In order to use Rover Parking, property owners are required to comply with all applicable laws. These include tax requirements, rules and regulations that may apply to parking spaces, zoning, rentals and property licenses – and again, the regulatory regime does not permit for Rover’s business model to operate in Ottawa.

However, Brigden and Wootton are taking a chance on Ottawa. They believe in  letting the people of each city decide for themselves if they want to use Rover Parking.

“The by-laws that are in place do not usually address new technologies such as Rover, so we are not waiting for these by-laws to be updated, but rather showing how new technology like this makes sense for a smarter, more efficient and less congested city,” said Brigden.

Only time will tell if Rover Parking will work or impact parking in Ottawa, said Langer.

This article first appeared in the Leveller Vol. 10, No. 3 (Nov/Dec 2017).

Keep Trump Out: An open letter to Justin Trudeau

By Rebecca Riley

Dear Prime Minister Justin Trudeau,

Please do not allow U.S. President Donald Trump into Canada. 

The author meets Trudeau at his Ottawa book launch in 2014, a couple months after being diagnosed with PTSD. A year later she voted for him, “partly because of his feminist beliefs.” Photo: Adam Scotti

The author meets Trudeau at his Ottawa book launch in 2014, a couple months after being diagnosed with PTSD. A year later she voted for him, “partly because of his feminist beliefs.”
Photo: Adam Scotti

Although President Trump is not planning to travel to meet with you until next year, I have been concerned recently by Melania Trump visiting Toronto for the Invictus Games and Donald Trump Jr.’s travels in British Columbia this past summer.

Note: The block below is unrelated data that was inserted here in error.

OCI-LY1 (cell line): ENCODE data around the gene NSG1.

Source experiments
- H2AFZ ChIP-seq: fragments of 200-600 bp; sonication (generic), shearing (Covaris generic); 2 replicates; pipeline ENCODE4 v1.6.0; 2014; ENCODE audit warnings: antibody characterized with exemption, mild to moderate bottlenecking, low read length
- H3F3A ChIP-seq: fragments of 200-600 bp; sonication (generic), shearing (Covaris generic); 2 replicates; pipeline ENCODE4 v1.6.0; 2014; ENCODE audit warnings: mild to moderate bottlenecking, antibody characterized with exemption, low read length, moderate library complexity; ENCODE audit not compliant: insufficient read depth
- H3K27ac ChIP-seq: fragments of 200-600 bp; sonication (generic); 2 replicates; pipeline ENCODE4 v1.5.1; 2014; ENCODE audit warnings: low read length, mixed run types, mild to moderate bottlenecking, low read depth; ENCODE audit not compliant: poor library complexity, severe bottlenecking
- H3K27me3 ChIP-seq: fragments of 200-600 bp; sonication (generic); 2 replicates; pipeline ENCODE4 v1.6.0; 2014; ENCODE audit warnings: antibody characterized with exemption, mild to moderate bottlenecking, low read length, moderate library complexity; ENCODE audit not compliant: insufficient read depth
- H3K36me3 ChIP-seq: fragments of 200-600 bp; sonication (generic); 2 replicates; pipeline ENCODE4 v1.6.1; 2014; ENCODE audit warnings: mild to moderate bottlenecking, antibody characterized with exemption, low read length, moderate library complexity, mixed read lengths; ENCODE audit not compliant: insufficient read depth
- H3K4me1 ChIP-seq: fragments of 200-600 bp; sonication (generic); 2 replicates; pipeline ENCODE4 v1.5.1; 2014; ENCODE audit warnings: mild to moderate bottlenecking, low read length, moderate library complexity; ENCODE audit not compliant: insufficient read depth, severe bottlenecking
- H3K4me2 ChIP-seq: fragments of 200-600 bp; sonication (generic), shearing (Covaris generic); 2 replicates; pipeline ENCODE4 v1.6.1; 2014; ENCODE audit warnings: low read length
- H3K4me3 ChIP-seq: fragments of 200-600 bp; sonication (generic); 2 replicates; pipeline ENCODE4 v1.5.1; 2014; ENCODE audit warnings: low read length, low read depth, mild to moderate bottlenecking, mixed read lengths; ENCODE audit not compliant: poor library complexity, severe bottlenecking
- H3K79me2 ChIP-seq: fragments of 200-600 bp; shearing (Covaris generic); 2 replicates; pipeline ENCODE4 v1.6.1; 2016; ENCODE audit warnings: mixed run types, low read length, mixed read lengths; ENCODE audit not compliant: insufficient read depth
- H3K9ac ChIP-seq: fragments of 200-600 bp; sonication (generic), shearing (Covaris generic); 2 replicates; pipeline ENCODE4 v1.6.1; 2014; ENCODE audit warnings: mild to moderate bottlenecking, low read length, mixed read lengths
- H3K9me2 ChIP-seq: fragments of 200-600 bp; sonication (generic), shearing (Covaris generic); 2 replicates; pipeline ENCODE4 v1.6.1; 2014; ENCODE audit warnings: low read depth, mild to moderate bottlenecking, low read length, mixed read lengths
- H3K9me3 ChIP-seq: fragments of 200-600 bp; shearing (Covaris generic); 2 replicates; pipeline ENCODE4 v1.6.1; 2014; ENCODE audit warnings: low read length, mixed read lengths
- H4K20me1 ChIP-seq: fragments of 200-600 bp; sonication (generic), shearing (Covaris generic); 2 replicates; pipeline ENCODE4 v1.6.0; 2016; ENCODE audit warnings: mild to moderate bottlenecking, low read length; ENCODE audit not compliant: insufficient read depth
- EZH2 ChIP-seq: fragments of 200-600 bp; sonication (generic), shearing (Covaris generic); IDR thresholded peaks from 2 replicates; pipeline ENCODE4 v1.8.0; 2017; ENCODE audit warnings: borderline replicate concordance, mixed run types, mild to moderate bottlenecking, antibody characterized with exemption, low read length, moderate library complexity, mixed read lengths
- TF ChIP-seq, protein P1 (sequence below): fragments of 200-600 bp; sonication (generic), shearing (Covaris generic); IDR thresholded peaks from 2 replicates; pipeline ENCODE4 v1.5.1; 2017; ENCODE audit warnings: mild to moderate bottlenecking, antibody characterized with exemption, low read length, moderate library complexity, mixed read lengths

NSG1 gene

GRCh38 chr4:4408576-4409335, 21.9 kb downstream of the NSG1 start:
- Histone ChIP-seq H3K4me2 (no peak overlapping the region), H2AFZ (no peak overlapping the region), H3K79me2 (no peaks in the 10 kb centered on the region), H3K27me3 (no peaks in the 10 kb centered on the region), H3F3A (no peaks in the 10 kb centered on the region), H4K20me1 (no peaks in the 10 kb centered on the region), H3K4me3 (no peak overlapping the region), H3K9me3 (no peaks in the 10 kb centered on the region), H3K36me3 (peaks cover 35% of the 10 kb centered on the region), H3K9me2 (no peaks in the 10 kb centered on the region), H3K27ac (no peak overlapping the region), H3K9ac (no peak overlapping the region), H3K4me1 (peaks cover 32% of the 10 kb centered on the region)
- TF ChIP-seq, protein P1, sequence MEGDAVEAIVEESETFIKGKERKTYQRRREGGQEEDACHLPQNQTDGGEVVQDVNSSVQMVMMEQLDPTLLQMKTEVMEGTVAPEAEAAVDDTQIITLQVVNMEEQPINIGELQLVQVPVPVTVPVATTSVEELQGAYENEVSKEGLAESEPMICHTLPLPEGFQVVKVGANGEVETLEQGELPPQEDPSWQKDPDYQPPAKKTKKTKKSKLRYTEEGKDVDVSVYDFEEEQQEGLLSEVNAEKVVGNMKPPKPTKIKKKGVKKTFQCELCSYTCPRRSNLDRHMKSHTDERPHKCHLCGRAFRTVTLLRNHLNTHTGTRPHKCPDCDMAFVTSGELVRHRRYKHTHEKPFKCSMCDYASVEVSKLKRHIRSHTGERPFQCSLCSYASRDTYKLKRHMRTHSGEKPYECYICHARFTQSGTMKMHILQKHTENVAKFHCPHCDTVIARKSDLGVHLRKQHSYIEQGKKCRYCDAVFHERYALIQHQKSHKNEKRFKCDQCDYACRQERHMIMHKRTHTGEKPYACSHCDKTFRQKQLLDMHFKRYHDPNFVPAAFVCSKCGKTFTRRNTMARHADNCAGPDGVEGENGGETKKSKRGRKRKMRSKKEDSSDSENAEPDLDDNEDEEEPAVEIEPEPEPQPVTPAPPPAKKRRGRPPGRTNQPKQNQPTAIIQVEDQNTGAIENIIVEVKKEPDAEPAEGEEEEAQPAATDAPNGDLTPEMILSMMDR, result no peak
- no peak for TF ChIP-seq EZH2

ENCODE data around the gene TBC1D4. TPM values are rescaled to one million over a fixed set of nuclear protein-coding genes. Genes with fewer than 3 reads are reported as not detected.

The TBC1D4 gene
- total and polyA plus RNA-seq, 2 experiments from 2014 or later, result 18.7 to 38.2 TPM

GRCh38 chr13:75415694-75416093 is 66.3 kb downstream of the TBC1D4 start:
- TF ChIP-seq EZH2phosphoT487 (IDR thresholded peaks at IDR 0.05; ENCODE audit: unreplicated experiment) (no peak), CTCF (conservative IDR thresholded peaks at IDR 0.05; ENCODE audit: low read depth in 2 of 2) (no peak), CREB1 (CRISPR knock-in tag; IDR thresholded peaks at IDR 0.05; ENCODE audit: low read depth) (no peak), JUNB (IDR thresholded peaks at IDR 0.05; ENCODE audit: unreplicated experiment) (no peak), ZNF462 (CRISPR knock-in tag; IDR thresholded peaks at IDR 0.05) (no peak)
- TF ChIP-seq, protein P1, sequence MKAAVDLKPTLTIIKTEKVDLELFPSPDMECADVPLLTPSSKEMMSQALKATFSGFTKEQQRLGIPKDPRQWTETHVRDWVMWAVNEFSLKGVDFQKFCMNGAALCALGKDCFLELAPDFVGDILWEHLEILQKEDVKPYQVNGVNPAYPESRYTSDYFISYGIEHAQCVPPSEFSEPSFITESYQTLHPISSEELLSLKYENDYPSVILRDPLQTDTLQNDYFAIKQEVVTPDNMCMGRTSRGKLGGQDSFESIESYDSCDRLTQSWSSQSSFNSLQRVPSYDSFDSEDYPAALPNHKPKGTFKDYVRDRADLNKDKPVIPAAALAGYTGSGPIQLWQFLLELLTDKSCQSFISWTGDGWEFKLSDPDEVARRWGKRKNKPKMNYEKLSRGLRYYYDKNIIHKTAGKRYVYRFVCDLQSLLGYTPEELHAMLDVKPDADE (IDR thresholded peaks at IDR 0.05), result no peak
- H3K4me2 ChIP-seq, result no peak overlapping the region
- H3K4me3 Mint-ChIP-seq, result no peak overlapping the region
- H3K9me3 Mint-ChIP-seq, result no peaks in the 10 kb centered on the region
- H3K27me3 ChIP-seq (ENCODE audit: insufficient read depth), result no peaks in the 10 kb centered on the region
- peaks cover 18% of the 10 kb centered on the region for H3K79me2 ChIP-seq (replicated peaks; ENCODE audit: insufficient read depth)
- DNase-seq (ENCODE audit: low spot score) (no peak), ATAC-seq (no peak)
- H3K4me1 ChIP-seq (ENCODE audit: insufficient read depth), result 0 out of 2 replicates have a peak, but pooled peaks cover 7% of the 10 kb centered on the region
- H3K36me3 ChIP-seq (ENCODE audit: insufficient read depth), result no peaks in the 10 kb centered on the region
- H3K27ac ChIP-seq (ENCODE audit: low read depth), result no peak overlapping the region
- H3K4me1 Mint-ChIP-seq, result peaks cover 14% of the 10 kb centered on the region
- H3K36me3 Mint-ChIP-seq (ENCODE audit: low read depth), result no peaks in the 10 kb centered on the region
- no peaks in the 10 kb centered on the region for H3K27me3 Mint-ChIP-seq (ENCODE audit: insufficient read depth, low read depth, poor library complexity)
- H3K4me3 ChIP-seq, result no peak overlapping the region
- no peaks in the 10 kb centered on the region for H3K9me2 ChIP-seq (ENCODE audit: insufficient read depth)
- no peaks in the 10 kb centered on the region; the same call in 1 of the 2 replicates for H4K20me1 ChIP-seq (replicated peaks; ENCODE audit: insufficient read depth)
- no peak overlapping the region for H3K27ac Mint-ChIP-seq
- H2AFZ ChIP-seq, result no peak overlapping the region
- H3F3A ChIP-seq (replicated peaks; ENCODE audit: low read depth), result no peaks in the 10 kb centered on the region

If you allow President Trump into Canada then you will endanger marginalized groups. Allowing President Trump into Canada would threaten women, and indirectly jeopardize people of colour.

Although President Trump has not yet been convicted of sexual assault, we know he is a sexual predator based on his past behaviour. In the Billy Bush tape released in October of 2016 President Trump brags about sexually touching women without their consent. Two days after the video came out, President Trump tried to physically intimidate Hillary Clinton by stalking her around the stage during the second presidential debate.

Over sixteen women have publicly accused President Trump of sexual assault. According to an article from October of 2017 in The Guardian the White House’s official position is that all sixteen women who have accused President Trump of sexual assault are lying.